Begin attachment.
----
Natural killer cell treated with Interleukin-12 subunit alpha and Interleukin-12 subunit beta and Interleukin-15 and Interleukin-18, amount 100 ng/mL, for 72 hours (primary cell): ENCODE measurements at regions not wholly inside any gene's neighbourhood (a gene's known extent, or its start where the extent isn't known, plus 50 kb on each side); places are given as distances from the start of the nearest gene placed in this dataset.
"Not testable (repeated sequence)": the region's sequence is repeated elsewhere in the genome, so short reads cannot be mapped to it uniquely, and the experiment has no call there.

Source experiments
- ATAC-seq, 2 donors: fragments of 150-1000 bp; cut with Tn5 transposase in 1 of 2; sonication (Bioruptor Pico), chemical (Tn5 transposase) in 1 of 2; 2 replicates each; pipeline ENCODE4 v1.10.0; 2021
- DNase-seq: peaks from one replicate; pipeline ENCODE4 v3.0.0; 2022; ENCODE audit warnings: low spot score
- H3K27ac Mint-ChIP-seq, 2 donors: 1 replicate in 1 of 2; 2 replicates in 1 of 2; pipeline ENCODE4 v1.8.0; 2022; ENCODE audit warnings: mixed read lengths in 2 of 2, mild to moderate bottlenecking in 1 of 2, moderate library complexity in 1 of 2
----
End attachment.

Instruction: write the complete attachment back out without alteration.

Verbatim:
Natural killer cell treated with Interleukin-12 subunit alpha and Interleukin-12 subunit beta and Interleukin-15 and Interleukin-18, amount 100 ng/mL, for 72 hours (primary cell): ENCODE measurements at regions not wholly inside any gene's neighbourhood (a gene's known extent, or its start where the extent isn't known, plus 50 kb on each side); places are given as distances from the start of the nearest gene placed in this dataset.
"Not testable (repeated sequence)": the region's sequence is repeated elsewhere in the genome, so short reads cannot be mapped to it uniquely, and the experiment has no call there.

Source experiments
- ATAC-seq, 2 donors: fragments of 150-1000 bp; cut with Tn5 transposase in 1 of 2; sonication (Bioruptor Pico), chemical (Tn5 transposase) in 1 of 2; 2 replicates each; pipeline ENCODE4 v1.10.0; 2021
- DNase-seq: peaks from one replicate; pipeline ENCODE4 v3.0.0; 2022; ENCODE audit warnings: low spot score
- H3K27ac Mint-ChIP-seq, 2 donors: 1 replicate in 1 of 2; 2 replicates in 1 of 2; pipeline ENCODE4 v1.8.0; 2022; ENCODE audit warnings: mixed read lengths in 2 of 2, mild to moderate bottlenecking in 1 of 2, moderate library complexity in 1 of 2